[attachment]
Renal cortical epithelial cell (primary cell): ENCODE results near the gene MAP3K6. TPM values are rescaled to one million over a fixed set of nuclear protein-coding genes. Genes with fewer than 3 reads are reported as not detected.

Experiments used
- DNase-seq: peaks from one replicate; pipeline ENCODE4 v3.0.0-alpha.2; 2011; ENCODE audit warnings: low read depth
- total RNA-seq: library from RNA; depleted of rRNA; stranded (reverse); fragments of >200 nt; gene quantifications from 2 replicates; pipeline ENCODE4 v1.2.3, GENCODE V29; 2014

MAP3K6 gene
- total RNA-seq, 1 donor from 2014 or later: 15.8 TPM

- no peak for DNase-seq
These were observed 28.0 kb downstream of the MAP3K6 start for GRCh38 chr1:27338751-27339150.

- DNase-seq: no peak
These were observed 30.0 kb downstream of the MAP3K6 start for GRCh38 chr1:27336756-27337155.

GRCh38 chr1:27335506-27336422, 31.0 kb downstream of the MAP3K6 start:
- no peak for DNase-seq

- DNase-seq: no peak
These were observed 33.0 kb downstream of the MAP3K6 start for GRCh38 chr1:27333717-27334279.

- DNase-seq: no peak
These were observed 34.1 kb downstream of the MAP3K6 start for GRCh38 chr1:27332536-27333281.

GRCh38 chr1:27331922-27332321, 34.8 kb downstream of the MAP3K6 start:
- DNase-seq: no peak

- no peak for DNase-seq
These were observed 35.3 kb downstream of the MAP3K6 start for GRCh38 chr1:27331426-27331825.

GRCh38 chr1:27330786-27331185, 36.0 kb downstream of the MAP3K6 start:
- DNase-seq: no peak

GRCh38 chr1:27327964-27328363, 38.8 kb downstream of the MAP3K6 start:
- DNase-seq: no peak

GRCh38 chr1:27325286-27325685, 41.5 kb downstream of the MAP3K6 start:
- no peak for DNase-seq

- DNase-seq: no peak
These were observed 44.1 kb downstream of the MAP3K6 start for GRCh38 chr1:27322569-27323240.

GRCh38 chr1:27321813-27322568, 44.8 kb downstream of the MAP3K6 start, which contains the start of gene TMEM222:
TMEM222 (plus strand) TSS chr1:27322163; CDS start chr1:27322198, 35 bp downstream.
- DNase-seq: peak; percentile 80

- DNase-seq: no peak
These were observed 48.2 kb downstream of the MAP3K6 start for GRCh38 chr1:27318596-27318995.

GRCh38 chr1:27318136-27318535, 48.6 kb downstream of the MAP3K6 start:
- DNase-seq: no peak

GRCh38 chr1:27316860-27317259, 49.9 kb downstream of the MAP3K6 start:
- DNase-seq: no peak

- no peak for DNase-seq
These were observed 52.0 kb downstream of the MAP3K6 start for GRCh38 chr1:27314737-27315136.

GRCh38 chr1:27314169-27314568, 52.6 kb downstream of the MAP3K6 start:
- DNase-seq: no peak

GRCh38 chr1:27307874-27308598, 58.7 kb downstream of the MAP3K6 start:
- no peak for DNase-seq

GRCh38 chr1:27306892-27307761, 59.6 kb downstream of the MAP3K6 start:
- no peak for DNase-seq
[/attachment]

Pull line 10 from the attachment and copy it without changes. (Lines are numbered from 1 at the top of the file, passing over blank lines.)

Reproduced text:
These were observed 30.0 kb downstream of the MAP3K6 start for GRCh38 chr1:27336756-27337155.